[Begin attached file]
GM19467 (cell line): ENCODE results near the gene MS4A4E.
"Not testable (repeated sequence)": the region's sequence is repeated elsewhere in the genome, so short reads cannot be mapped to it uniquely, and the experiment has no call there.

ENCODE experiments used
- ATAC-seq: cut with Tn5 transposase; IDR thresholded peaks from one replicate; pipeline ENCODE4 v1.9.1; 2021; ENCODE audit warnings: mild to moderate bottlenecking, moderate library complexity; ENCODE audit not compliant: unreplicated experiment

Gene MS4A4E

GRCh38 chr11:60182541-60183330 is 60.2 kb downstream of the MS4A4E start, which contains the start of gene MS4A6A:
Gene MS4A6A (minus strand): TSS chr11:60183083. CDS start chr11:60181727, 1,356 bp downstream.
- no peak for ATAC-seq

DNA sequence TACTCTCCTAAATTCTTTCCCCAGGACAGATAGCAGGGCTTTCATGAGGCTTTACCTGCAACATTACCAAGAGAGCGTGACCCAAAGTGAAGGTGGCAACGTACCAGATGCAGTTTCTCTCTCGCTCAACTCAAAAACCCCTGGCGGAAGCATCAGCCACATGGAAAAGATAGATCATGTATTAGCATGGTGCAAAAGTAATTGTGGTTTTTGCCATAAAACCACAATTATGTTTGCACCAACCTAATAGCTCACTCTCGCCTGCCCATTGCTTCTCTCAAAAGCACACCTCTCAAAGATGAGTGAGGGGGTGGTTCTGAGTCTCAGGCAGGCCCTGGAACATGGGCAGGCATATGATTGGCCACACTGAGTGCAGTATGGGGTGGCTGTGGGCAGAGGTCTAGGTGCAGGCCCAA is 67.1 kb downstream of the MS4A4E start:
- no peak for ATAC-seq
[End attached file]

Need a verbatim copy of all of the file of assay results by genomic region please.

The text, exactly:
GM19467 (cell line): ENCODE results near the gene MS4A4E.
"Not testable (repeated sequence)": the region's sequence is repeated elsewhere in the genome, so short reads cannot be mapped to it uniquely, and the experiment has no call there.

ENCODE experiments used
- ATAC-seq: cut with Tn5 transposase; IDR thresholded peaks from one replicate; pipeline ENCODE4 v1.9.1; 2021; ENCODE audit warnings: mild to moderate bottlenecking, moderate library complexity; ENCODE audit not compliant: unreplicated experiment

Gene MS4A4E

GRCh38 chr11:60182541-60183330 is 60.2 kb downstream of the MS4A4E start, which contains the start of gene MS4A6A:
Gene MS4A6A (minus strand): TSS chr11:60183083. CDS start chr11:60181727, 1,356 bp downstream.
- no peak for ATAC-seq

DNA sequence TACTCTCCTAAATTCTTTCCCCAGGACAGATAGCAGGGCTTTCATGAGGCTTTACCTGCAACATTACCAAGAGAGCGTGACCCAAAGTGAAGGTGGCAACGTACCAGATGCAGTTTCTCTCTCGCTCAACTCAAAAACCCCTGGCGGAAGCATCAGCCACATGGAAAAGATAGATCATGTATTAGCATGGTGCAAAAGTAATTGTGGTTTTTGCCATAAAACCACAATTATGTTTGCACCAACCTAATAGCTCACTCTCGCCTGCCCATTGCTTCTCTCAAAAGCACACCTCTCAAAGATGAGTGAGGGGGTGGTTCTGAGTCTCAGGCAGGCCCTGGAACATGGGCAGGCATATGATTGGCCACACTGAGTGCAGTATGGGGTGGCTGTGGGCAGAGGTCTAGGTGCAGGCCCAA is 67.1 kb downstream of the MS4A4E start:
- no peak for ATAC-seq